Whenever I use this phrase, I always feel sorry for Laura Ingalls Wilder. I don’t particularly remember her family’s wagon wheels coming off, although I’m sure they did. Life was rough for those pioneer folks.
Anyway, my wagon wheels coming off isn’t nearly as dire. I’m speaking of marathon training. I know, this probably isn’t a giant surprise to any of you who’ve been reading for a little while but STILL, I thought this training cycle would be different. I WANTED this cycle to be different
After I got back from France, I was geeked about running. I ran a fair amount while there – much more often than I’ve ever run while on some kind of vacation and I felt good about it. I also ran with some very cool people so this helped motivate me even more. Nevertheless, I know myself and didn’t want to come back and jump right into 26.2 registration. I had my sights set on Detroit, since it was the race that got away last year during my sickness. Not to mention, it allowed for a little longer of a training cycle and considering I would be starting late, this was a blessing. This 26.2 registration ended on Aug. 16th if you wanted to be able to cross the bridge into Canada, which, of course, I did.
So, I decided to be semi self aware of my lack of training abilities and use the 4 weeks to see if I could stick to the plan, most importantly hit my long runs. I did it! I didn’t miss any of my long runs by the time it came to sign up, which I did when I realized I was DOING IT! Training like a good runner should!
Then the wagon wheels came off of my training cycle… Here’s the deal: I got back from France on Wed, July 15th. I worked the next day (which I was barely conscious for so I don’t remember much about that day) and then took Friday off from work so I could actually read a computer screen come Monday morning. Why? Because training for our new employees started and one of my supervises is new this year. Training only ramps up from here and reaches heights of intense exhaustion – I knew this. There was also the added stress/work of opening a new building, which I oversee. No, I didn’t manage the actual construction of the building (seriously, I would NEVER want that job!) but it’s under my supervision. But I couldn’t completely foresee the future.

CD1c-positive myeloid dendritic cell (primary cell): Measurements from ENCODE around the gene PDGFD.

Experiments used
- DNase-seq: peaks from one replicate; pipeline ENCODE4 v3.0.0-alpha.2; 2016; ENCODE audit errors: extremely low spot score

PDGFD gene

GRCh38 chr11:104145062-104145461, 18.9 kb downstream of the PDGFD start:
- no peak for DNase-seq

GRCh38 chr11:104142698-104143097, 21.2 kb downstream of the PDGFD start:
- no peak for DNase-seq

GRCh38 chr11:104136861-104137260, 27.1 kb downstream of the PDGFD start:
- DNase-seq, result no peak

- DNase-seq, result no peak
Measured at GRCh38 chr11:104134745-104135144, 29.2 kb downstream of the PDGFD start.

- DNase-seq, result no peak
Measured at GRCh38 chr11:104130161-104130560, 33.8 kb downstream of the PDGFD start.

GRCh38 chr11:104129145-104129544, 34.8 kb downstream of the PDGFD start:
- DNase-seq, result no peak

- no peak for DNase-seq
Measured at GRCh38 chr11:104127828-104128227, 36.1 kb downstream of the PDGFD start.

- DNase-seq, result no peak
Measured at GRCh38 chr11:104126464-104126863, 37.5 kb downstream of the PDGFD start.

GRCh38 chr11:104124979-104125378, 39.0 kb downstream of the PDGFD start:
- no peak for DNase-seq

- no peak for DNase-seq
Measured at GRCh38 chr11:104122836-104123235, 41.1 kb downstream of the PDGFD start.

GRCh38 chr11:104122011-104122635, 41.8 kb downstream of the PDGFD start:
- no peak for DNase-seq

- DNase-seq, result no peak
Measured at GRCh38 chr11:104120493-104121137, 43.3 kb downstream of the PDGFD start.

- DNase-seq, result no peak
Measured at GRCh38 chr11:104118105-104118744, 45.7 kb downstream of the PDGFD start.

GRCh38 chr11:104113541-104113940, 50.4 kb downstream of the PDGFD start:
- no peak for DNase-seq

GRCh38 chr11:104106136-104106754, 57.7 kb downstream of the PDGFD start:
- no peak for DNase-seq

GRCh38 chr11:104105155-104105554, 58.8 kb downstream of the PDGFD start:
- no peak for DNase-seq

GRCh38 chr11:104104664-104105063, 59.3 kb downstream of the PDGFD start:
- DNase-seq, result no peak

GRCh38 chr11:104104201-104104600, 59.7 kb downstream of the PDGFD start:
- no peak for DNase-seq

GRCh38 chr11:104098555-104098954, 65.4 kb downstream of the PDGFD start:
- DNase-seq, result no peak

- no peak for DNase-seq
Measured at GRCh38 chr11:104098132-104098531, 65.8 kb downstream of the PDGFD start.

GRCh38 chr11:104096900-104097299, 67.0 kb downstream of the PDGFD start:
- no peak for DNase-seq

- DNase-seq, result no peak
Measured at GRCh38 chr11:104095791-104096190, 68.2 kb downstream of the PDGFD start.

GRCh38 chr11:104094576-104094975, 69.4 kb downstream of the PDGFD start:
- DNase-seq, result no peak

The last two weeks of August and the first week of September my brain and health were fried. At this point, I’d been on call for 3 weeks in a row. The work days were long and the late night calls were beyond frequent. There were no long runs happening. I knew I needed to do them and part of me really wanted to. The other part of me laid on the couch and tried to convince Simon he was able to cook so I didn’t have to get up. I was mentally, physically and emotionally exhausted and I paid for it with some health issues. Migraines – ewww and a fire in my belly that wasn’t ambition… just pure stomach acid eating the lining for breakfast, lunch, dinner and couple of snacks.
Fast forward to today and Detroit is this Sunday. When I signed up, I paid $10 extra dollars in order to be able to cancel my registration and still get a refund. I wasn’t completely delusional with regards to what lay ahead of me in my work world. This past weekend I ran a 5 miler and no, I didn’t blow that puppy out of the water. I told my good friend who was running with me about the bailout contingency plan and she said, “yeah, but if you think like that then you won’t do it”. Very true.
I already have my accommodations. I want to do this race since last year, 4 days before it I was huddled up on the couch in so much pain I thought there was a gremlin inside my stomach trying to get out – and not cute and furry Gizmo but the one where it was fed after midnight and water was poured on it. Yeah – the scary ones.
There won’t be a PR (I thought I might be able to pull one off originally) but I will finish. Two weeks ago, I climbed on the treadmill and started freaking out at my lack of preparedness. I’m certainly not a Doomsday Prepper in this scenario. I suddenly remembered this is supposed to be FUN. It took a massive boulder off of my shoulders, one of which continued to tell me how much I sucked at every footfall. My inner lack of confidence and the rude voice in my mind are still providing a monologue consisting of a “you are probably going to lay on the side of the road and be picked up by the marathon version of the zamboni” but I’m getting better at quieting this sabotaging butthead.
And I am now the proud owner of some wicked compression tights too, so at least this will give me a boost.
There it is. Another race I’m not ready for. I talked to my brother about it while in NY. He said maybe I’m not quite ready to really commit to training. After my mom died, and the depression/anxiety took over, running was tough. I said I “wanted to be ready for trainings since running is part of my identity”. Kev said, “it isn’t WHO you are though”. It has stuck with me. Time to release the pressure valve, stop worrying about my slow pace and enjoy the moment. And get excited!